“A lot of [technology] is largely homegrown, so they have invested a lot in terms of having engineers and people specialized in manufacturing certain types of weaponry,” Mustafa said.

Previous cyber operations from Hamas showed the terrorists’ creativity, employing simple yet effective tools, according to Mustafa.

In mid-2018, the IDF uncovered an attempt by this group to seduce soldiers into downloading spyware. With the creation of fake social media profiles, they attracted members of the military and lured them into installing dating or sports apps that were spyware.

The IDF said at the time that only 100 soldiers had downloaded malware and that there had been no breach.

“The victims received a link to download the malicious application from a Hamas operator disguising themselves as an attractive woman. Once the application is installed and executed, it shows an error message stating that the device is not supported, and the app will uninstall itself—which actually does not happen, and the app only hides its icon,” according to a report by Check Point Research, a cyber threat intelligence company.

Still, the IDF seemed oblivious to Hamas’ increasing levels of sophistication.

As Israel employed more drones, the terrorists adapted. “What they do is they will shoot them down and then reprogram them, and then send them back in the sky, and then Israel will think that that’s one of their own drones, and they’re using that to then spy on Israeli soldiers, locate their coordinates and set up ambushes,” Mustafa told SIGNAL Media in an interview.

The Western communities, along with Israel, bet on Hamas soon running out of supplies, Mustafa mentioned. Hamas could, however, adopt the same strategy the Palestine Liberation Army adopted in South Lebanon.

“In 72 hours, Islamic Jihad managed to shoot down something like a hundred armored vehicles,” she stated. “Obviously these aren’t reports the IDF wants coming out … you’re talking about huge sums of money here.”

Some of the tactics are being recorded and displayed on various Arabic media channels, Mustafa said. While the drone war in Eastern Europe sees a wide variety of tactics, repurposing technologies for intelligence gathering has been an activity that went well beyond installing malware in Israeli soldiers’ phones.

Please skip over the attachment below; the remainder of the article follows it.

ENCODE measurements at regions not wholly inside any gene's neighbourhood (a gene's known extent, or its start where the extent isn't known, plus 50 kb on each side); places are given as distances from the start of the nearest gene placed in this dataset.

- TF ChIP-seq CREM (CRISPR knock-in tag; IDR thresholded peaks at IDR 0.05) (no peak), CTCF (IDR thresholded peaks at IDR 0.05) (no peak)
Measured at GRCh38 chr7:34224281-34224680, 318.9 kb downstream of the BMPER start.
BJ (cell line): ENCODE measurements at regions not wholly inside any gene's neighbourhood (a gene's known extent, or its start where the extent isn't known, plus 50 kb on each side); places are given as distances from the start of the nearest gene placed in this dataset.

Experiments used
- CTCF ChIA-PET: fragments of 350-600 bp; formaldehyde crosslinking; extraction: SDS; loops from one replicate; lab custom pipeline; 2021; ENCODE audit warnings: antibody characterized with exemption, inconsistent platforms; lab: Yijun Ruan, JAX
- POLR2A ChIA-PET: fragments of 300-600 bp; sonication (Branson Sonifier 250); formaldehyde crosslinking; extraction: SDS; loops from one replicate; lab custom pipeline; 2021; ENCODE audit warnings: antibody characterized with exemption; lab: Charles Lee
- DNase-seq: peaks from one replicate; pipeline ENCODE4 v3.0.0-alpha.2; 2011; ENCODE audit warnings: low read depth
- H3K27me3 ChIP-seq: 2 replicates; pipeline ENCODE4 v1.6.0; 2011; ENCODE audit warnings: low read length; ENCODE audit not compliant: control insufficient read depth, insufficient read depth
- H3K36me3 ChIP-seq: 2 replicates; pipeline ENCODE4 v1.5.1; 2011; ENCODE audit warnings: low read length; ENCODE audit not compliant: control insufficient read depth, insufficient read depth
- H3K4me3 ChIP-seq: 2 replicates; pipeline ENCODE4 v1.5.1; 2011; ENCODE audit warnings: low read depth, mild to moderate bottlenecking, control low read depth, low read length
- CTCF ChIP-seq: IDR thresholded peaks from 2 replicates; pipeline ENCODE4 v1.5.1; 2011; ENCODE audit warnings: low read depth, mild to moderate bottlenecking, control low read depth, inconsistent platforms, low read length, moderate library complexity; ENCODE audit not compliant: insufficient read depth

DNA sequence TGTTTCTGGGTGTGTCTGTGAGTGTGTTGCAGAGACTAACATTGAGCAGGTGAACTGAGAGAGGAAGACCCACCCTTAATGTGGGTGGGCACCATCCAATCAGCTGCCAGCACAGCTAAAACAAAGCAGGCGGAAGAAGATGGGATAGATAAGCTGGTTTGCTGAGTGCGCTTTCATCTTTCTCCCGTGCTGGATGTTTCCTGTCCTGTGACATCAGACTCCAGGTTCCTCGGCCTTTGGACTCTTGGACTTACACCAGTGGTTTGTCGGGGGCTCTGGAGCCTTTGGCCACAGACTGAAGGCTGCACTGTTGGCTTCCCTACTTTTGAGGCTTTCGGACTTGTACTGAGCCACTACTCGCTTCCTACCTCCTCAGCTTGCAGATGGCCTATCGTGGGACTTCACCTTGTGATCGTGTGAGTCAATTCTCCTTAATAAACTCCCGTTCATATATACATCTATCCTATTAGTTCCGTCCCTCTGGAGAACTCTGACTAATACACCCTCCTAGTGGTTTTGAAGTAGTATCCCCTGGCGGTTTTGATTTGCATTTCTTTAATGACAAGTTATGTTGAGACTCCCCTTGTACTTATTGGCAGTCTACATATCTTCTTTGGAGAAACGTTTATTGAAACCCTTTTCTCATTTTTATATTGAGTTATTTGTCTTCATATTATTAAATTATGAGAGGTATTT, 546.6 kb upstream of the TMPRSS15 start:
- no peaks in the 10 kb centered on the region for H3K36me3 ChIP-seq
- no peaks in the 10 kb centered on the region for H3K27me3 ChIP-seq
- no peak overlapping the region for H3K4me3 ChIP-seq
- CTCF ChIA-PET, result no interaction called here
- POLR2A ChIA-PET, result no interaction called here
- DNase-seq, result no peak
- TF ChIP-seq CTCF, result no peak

And part of the intelligence and reconnaissance is done with “very cheap surveillance cameras, but you would put them on every house, every shop, every building and each faction has their own surveillance cameras,” Mustafa said. This echoes a similar tactic the Ukrainians employ.

Developers reengineered apps to warn of Russian missile strikes as well as to report on the invader’s position. Ukrainians can post photos and locations of enemy forces on Diia, a government app that turns every smartphone into an intelligence-gathering device.

As Hamas expands technology capabilities, Israel seems to be looking at other issues.

“It seems that every 50 years Israel needs a lesson in humility,” said Mookie Tenembaum, an international analyst and former prosecutor in Jerusalem for the Israeli judiciary. He referenced the Yom Kippur War, initiated by Egypt and Syria on October 6, 1973, on the Jewish holy day of Yom Kippur.

Tenembaum stressed the surprise factor and how ill-prepared the IDF was for this new round of fighting with Hamas.

“Hamas disconcerted the Israeli army using strategies that worked well for them, that also worked well in the case of Ukraine,” Tenembaum explained. What Hamas and Russia did not calculate were the consequences of their actions. While they produced effective multi-pronged initial actions, in an initial phase, their efficiency dropped once resistance was organized—especially in political terms.

Prior to the Russian invasion, Ukraine was divided, and pro-Russia political parties garnered electoral support. Israel, until October 7, was gripped in political infighting.

According to Tenembaum, both countries reacted with unity under duress, and the new military balance will require further fostering of innovation ecosystems.